I’m starting a regular post in this blog and I’m calling it “Featured Freelancer.” For many of us who are new to this work-from-home thing, freelancing can be lonely, so I’m always on the lookout for kindred spirits like me, freelance editors and writers who are dealing with the same issues that I face every day. If you’re an independent professional like me, I hope reading the stories of other freelancers makes you feel less lonely.
My first featured freelancer, Ariel Price, has been working independently for almost a year. A freelance editor who works from home, she specializes in editing fiction, Christian fiction and nonfiction.
Ariel started working independently after she interned for two freelance editors. “I really enjoyed the freedom I had and the thought of being able to accept a broader range of clients,” she shared.
While it has been less than a year, Ariel has no regrets. “Like any business, it takes a lot of consistent work, but I’m in this for the long haul,” she said.
Ariel shares three things she loves about working as a freelance editor:
- Collaborating with talented authors and editors. “Working with creative, bright people makes my job so much fun!”
- Being your own boss. “I don’t have a problem with procrastination; I am a self-motivator and enjoy the discipline it takes to get up every day, dress professionally, and get to work.”
- Exploring uncharted territory, within limits. “I love that through freelance editing, I have the freedom to be flexible so I can meet the needs of authors. I also love that organizations like the Editorial Freelancers Association, as well as other editors, are there to support me and guide me.”
As with any other job, working freelance also has its disadvantages. For Ariel, it’s having to manage accounts. Fortunately for her, she married a finance guy who helps her with her taxes (I only wish it were the same for me!).
Another challenge about working as a freelancer is that work follows you wherever you go, Ariel said. “It’s tempting to work too much, allowing work to cut into valuable time with my husband or just by myself.”
Like any other freelance professional, Ariel has to deal with the risk of not having work. “There are times of feast and times of famine—I just try to be smart and plan for those times when business is slow.”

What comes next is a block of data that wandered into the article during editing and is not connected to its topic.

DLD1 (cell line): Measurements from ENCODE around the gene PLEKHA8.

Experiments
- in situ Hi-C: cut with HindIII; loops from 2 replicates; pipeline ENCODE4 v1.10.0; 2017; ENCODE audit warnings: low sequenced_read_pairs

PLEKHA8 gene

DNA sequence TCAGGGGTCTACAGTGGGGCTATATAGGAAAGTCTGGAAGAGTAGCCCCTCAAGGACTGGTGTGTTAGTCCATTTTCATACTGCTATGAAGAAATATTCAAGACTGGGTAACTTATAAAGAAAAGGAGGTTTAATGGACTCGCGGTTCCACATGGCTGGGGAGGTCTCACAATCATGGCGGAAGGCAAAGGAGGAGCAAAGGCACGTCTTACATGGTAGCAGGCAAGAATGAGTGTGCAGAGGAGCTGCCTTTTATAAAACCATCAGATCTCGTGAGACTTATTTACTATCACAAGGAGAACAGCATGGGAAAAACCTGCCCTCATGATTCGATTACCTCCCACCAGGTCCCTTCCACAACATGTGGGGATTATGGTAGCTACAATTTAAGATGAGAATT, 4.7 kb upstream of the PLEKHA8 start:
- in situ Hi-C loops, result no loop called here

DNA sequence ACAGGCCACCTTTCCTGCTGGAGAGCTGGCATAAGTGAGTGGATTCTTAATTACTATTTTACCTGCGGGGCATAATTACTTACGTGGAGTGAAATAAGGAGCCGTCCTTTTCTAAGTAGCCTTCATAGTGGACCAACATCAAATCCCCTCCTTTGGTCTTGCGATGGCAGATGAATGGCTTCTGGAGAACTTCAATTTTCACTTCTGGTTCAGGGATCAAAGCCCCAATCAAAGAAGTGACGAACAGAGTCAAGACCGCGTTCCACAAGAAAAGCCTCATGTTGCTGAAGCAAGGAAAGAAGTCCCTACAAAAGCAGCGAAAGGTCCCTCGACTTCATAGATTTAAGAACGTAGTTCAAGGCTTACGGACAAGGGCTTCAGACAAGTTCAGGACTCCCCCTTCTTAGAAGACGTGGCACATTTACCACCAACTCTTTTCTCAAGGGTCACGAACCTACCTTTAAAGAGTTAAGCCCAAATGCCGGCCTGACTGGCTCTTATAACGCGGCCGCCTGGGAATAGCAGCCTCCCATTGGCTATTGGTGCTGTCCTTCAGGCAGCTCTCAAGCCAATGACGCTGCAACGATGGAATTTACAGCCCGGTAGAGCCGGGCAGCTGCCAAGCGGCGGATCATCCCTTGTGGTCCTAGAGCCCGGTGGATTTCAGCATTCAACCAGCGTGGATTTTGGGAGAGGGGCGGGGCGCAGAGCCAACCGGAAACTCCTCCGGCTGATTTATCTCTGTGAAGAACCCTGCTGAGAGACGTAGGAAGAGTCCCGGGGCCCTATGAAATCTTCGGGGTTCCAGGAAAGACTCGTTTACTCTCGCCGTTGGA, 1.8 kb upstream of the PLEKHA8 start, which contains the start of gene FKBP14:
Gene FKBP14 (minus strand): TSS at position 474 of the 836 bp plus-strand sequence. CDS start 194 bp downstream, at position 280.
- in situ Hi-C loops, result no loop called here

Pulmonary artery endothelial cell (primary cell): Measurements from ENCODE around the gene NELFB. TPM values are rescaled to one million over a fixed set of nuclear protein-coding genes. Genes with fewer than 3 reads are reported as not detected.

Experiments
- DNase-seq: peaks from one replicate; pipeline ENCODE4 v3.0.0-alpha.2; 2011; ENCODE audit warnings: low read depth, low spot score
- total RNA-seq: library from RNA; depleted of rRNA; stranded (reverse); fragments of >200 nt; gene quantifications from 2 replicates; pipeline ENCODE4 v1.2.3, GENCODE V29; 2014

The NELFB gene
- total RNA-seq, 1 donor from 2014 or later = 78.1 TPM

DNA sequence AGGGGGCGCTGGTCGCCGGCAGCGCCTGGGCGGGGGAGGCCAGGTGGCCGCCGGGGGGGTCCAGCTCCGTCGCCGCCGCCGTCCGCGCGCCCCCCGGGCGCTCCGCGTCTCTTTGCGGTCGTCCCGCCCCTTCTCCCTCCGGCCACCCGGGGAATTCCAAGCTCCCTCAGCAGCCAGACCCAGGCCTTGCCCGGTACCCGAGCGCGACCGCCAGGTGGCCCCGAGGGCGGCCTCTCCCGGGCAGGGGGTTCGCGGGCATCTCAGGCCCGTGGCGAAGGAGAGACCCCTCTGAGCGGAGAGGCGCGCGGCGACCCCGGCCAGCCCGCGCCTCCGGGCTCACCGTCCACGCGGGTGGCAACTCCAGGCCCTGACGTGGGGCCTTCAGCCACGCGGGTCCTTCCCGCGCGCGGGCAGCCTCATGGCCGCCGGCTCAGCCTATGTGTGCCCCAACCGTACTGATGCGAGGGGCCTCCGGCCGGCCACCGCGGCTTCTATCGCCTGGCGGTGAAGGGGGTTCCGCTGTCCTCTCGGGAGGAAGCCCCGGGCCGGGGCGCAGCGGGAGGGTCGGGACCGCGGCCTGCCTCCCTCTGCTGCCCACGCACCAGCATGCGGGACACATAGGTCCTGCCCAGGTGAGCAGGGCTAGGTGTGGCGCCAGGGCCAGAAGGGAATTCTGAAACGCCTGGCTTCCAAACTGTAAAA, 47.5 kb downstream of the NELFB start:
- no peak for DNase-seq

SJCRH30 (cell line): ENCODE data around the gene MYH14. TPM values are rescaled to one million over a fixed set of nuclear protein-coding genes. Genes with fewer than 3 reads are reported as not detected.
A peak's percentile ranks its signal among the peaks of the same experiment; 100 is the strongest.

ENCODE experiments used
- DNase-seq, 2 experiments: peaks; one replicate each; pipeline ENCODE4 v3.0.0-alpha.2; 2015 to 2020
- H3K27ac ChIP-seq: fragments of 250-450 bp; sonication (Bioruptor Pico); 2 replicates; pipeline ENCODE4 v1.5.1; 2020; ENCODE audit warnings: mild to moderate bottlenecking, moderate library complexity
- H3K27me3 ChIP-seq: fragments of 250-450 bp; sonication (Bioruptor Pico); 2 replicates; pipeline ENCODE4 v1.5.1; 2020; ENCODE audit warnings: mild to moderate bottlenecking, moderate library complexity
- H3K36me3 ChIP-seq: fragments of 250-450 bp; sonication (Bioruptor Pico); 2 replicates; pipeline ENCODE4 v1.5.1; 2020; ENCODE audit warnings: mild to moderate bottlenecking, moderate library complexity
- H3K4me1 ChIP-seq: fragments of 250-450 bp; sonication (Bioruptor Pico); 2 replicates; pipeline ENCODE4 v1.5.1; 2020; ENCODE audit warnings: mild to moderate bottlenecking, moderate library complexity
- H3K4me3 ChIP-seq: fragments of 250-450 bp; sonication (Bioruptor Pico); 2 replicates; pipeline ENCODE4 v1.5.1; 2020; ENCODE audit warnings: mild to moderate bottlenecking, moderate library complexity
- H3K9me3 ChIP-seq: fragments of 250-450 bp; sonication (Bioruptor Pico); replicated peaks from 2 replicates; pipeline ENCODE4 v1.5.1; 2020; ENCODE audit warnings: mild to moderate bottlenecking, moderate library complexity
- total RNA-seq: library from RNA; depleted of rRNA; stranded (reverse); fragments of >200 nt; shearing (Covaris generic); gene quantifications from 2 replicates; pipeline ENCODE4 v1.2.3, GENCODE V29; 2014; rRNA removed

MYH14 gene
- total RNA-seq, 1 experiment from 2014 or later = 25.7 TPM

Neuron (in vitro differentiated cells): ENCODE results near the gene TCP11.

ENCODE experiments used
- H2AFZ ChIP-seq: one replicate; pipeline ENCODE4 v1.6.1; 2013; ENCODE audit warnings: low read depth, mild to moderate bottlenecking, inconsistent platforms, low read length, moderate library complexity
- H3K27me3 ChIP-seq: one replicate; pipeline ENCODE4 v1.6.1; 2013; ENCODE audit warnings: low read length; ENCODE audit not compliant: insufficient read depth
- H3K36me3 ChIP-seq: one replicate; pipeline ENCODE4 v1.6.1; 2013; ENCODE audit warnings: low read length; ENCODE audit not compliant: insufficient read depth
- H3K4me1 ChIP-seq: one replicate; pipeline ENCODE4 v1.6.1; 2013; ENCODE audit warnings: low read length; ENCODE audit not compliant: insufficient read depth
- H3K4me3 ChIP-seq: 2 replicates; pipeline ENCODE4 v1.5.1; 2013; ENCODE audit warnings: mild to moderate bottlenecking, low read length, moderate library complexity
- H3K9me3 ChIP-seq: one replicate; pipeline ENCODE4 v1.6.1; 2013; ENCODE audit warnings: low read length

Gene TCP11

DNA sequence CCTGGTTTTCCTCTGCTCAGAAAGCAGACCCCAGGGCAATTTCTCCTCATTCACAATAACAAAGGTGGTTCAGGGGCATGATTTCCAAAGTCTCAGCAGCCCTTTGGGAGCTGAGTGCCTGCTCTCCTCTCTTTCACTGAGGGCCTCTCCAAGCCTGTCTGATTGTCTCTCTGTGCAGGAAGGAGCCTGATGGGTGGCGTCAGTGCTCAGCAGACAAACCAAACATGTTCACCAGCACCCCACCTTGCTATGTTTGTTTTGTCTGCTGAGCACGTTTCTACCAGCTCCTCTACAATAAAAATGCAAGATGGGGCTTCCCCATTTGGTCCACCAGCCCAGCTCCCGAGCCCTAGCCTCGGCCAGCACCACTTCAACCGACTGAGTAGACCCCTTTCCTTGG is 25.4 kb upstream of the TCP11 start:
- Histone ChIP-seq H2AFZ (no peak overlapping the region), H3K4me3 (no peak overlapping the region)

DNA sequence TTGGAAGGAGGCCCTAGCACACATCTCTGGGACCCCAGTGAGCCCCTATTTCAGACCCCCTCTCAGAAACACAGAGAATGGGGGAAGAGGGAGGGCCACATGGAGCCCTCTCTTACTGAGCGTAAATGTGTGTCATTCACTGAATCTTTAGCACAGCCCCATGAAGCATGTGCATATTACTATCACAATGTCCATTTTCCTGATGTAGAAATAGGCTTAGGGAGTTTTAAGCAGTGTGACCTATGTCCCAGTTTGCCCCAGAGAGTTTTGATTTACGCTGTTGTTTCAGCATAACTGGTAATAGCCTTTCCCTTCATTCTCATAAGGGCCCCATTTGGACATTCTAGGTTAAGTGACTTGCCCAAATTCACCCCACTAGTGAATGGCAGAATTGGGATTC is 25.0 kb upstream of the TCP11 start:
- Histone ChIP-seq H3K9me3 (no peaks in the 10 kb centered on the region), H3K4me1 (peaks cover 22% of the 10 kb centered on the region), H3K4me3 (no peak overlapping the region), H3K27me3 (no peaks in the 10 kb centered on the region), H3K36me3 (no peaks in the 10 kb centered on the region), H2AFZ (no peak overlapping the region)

I asked Ariel three questions I’ve always wanted to ask other independent professionals (but was too shy to):
What are your interests outside of work?
Playing piano, singing, reading for pleasure, watching old movies, and going on walks.
Do you still dream of going back to a corporate setup?
I miss working around other people; sometimes staying home all day gets discouraging. But I don’t miss not choosing my own work and having to abide by rules I don’t necessarily agree with.
What’s a typical day at work for you?
I cannot work without my laptop and a beverage. I start the morning with a cup of coffee, switch to water, have a glass of iced tea (or two) after lunch, and finish with more water. I must be sufficiently hydrated…and caffeinated. I also prefer to have my Chicago Manual of Style and Oxford American Dictionary near me, but I’ll usually leave those tomes at home if I choose to work at a coffee shop, which I do often. Contrary to many other editors and despite the fact that I love music, I don’t like listening to music while I work. I’m too tempted to sing or hum along, and I get distracted. Silence or meaningless background noise helps me concentrate. Currently my favorite workplace is Starbucks, because of the cheap, delicious iced tea and free Internet.
They say when you want something badly, the universe will conspire to make it happen.